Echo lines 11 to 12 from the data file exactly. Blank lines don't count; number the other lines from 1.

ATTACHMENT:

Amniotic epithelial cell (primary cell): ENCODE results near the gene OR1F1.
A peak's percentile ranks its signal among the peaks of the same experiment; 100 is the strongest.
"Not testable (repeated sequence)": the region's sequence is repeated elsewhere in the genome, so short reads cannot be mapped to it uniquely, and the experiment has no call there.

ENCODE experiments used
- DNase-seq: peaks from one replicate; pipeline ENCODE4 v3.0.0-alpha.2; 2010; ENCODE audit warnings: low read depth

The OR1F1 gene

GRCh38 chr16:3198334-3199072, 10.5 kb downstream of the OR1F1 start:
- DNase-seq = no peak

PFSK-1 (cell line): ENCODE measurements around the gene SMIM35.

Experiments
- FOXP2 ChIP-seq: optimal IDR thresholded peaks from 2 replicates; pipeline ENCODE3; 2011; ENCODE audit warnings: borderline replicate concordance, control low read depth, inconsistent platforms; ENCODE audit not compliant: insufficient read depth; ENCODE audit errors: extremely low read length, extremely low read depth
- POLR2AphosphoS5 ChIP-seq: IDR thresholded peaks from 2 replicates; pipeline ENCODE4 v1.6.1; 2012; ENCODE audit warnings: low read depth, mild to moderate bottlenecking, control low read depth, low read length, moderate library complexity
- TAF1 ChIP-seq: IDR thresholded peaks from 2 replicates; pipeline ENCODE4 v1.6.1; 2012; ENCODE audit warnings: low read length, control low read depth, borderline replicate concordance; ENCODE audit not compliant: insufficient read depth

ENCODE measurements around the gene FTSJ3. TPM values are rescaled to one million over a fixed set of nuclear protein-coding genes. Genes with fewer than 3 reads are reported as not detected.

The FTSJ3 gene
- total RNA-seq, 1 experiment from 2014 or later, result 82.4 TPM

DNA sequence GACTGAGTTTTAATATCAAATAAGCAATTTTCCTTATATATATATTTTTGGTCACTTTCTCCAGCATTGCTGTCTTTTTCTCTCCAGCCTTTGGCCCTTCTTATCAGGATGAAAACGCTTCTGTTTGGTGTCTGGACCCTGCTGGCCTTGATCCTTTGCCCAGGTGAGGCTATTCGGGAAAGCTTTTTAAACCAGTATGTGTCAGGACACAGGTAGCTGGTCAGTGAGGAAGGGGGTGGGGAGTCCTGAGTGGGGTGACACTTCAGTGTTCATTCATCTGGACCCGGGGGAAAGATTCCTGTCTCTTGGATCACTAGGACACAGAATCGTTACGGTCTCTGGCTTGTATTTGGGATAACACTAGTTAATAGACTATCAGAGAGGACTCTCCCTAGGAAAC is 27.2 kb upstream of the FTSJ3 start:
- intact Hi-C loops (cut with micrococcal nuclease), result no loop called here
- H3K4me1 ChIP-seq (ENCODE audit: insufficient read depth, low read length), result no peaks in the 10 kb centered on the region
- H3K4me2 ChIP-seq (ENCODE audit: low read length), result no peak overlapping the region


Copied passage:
- FOXP2 ChIP-seq: optimal IDR thresholded peaks from 2 replicates; pipeline ENCODE3; 2011; ENCODE audit warnings: borderline replicate concordance, control low read depth, inconsistent platforms; ENCODE audit not compliant: insufficient read depth; ENCODE audit errors: extremely low read length, extremely low read depth
- POLR2AphosphoS5 ChIP-seq: IDR thresholded peaks from 2 replicates; pipeline ENCODE4 v1.6.1; 2012; ENCODE audit warnings: low read depth, mild to moderate bottlenecking, control low read depth, low read length, moderate library complexity